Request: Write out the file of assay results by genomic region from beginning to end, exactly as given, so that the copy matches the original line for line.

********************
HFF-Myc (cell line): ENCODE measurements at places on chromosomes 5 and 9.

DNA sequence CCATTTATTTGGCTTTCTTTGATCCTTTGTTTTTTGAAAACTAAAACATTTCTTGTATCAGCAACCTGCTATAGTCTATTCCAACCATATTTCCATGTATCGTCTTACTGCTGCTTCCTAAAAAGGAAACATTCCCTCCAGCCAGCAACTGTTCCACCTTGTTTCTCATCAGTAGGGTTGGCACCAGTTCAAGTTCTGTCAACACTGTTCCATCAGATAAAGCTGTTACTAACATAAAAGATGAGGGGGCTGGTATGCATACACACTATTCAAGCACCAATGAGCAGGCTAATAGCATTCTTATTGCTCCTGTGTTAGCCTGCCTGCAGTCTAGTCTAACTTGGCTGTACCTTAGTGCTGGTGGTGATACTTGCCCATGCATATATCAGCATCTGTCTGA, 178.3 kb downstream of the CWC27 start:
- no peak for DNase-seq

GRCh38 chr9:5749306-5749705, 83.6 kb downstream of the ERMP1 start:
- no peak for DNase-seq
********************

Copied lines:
HFF-Myc (cell line): ENCODE measurements at places on chromosomes 5 and 9.

DNA sequence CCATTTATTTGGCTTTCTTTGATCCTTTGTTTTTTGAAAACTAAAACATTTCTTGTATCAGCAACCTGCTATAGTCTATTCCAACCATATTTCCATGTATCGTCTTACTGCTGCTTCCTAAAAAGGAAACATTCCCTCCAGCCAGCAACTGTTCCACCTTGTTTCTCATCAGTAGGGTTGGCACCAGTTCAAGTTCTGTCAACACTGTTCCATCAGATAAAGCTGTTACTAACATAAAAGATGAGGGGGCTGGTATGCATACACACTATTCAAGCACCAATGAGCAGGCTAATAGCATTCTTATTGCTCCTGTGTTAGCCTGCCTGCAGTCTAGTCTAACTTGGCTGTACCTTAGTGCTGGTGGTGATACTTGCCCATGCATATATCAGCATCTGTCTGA, 178.3 kb downstream of the CWC27 start:
- no peak for DNase-seq

GRCh38 chr9:5749306-5749705, 83.6 kb downstream of the ERMP1 start:
- no peak for DNase-seq